While JFK served on PT-109, the boat was attacked by a destroyer and literally cut in half. To seek help, Kennedy swam between tiny islands, carrying people who were injured or couldn’t swim well, all the while fighting off crocodiles and sharks.
To summarize: JFK is brave because he fought a shark.
Again: Kennedy fought a shark and won!
Once more: The President of the United States fought a shark and won.
I believe it looked a little something like this
8. Sean McBeath
President of Martel College
Who is he
Sean is tall and worked for the Thresher but then didn’t but then did and also was President of Martel College or something.
Why is he braver
As part of its traditional letters asking for $$$ donations, the Rice annual fund sent out letters apparently on behalf of the college presidents, including their signatures. However, Sean did not cooperate and instead the Rice Annual Fund used a fake, machine-generated version of Sean’s signature without his permission. Sean, and the Thresher, stood up to the administration, which falsely used Sean’s signature and likeness for monetary gain.
Other college presidents had their signatures faked, too. But only Sean stood up for himself. Brave!
9. Brady Tyson
Editor-in-Chief of the Rice Thresher
Who is he?
I don’t know too much about him
Why is he braver
In the Sept. 16, 1948 issue of the Rice Thresher, Tyson wrote the following editor to Strom Thurmond:
The Honorable J. Strom Thurmond:
In the opinion of many of us the recent contest in Harris county was marred by the injection of the racial question into the campaign. Full-page ads that mentioned States’ Rights only as a shield to prevent Federal legislation against segregation were used. Inflammatory points were arefully enumerated. The ads threatened “Negroes in your churches, in your schools, in your colleges, in your swimming pools, in your beauty shops,” unless Thurmond and Wright were supported.
Such support can only eventually hurt the cause of the States’ Rights Democrats. The Christian sense of the people of the South, will, at last, become disgusted by such a hate campaign and will react against the States’ Rights Democratic party. If such a campaign is pursued it will only mean that in the eyes of the people of America those of us who stand for States’ Rights must stand also for segregation; whereas I believe the facts to be that many of us who support the States’ Rights ticket are convinced that segregation is morally wrong, and as such must be eventually eliminated thru education and a return to the principles of Christian brotherhood.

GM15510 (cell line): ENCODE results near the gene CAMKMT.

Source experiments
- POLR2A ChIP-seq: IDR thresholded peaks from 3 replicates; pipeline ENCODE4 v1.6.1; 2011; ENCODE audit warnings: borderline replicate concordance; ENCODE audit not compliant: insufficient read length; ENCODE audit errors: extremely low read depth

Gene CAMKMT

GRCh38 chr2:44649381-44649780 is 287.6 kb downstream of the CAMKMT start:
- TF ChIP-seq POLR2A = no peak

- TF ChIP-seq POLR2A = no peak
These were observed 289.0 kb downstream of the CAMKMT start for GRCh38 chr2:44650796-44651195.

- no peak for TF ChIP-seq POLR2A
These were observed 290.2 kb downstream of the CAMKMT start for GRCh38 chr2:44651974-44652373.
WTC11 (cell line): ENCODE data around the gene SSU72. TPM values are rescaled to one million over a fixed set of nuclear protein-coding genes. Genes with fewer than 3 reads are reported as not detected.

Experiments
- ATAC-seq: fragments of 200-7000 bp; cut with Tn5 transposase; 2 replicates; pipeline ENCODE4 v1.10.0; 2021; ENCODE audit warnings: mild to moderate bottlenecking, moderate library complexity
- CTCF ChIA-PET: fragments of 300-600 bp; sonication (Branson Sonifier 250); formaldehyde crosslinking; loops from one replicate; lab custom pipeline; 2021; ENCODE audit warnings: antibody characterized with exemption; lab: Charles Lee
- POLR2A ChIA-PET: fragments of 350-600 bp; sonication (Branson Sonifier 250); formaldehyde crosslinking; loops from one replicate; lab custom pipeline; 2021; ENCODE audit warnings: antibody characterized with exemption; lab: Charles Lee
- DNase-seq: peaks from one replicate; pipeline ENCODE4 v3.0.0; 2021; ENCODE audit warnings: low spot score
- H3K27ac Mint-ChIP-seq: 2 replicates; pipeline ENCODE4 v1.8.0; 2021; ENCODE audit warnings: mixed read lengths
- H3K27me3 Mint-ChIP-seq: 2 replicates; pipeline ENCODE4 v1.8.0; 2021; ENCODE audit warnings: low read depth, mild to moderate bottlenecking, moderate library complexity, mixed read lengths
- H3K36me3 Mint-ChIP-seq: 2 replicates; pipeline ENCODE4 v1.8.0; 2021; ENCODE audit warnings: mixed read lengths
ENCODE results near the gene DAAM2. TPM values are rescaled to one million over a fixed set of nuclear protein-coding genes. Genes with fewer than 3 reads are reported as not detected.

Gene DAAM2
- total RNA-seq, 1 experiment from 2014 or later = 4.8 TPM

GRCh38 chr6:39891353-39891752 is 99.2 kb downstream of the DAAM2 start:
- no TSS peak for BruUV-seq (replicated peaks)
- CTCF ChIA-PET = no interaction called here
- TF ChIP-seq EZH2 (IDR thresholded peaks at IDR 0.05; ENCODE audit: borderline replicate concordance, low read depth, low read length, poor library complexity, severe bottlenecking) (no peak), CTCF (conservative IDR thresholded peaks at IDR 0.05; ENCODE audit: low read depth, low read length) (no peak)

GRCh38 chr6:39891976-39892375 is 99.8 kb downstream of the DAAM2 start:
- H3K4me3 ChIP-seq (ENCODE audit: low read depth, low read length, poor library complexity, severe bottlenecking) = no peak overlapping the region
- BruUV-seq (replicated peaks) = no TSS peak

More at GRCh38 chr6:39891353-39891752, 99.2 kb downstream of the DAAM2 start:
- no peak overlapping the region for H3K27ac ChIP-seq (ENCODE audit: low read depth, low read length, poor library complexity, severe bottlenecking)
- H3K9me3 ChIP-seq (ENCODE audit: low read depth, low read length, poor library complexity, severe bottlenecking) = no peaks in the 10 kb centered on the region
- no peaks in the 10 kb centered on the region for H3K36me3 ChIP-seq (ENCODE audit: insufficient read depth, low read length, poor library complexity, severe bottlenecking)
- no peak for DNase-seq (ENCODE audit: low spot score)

Editor The Thresher
This letter got picked up by national news. At a time when Houston, not to mention Rice, still discriminated against blacks, this guy had the balls to call out Thurmond on his unabashed racism.
Thurmond wrote back:
To the Editor:
While the segregation issue is of vital importance to the South, anyone who is familiar with the States’ Rights issue know that it is not the fundamental question which has aroused the patriotism of Southern leaders. The matter of segregation is merely one of the many fields in which the State is supreme under our United States Constitution. Among other questions are those of police power, control of the ballot, and regulation of all internal matters.
Opinions as to segregation vary in the South as elsewhere. I, myself, believe that sep-aration of the races is necessary in my own State for the welfare of both white and colored. But I am firmly convinced that this question is one for decision by the people of the separate states, and not Constitutionally under the authority of the Federal Government.
I hope this answers your questions.
If you publish my reply, please be kind enough to convey to the people of Houston my sincere appreciation for the confidence they showed in the cause of the States’ Rights Democrats in their Harris County referendum on August 28th.
With kindest regards and best wishes,
J. STROM THURMOND
Tyson, you’ve got balls.
Also, I’d like to give an honorable mention to some random Thresher EIC from the 1920s who wrote in the Thresher a defense of integration both nationally and on campus. I don’t have the actual article on hand, so I can’t write about it. I do recall that most of the letters in response were basically “WOULD YOU LET A NEGRO DATE YOUR SISTER WAWAWA?!?!?!?!?!?!?!?!”
10. Vaclav Havel/Nelson Mandela/whatever
Whatever, you know the deal with these guys. Thats 10.
Last Friday, right around the corner from my apartment at 18th and 8th, there was the Yoko Ono wishing tree, in a little exhibition in the bike lane on 8th ave.
For those who do not know, the Yoko Ono wishing tree is a tree, and you write down a wish on a strip of paper and tie it to a branch on the tree.
I confronted such a tree in Washington DC a little over two years ago and wished for heat vision.
I still do not have heat vision.
Fuck you Yoko Ono.
PS: Yoko Ono ruined the Plastic Ono Band
PPS: I’m trying to put The Mathletes’ song “Yoko Ono Wishing Tree” on here, but it won’t let me upgrade to put on music files.
In the news: Chinese woman finds a snake with an evolutionary mutation. A snake with one arm.
This may seem like some freaky image from pre-Eden, but we’ve all seen it before.
Check out all his majesty…
Well, fiction is becoming reality through the lie of evilution. Next up, X-Men
Consummate Vs, consummate!!!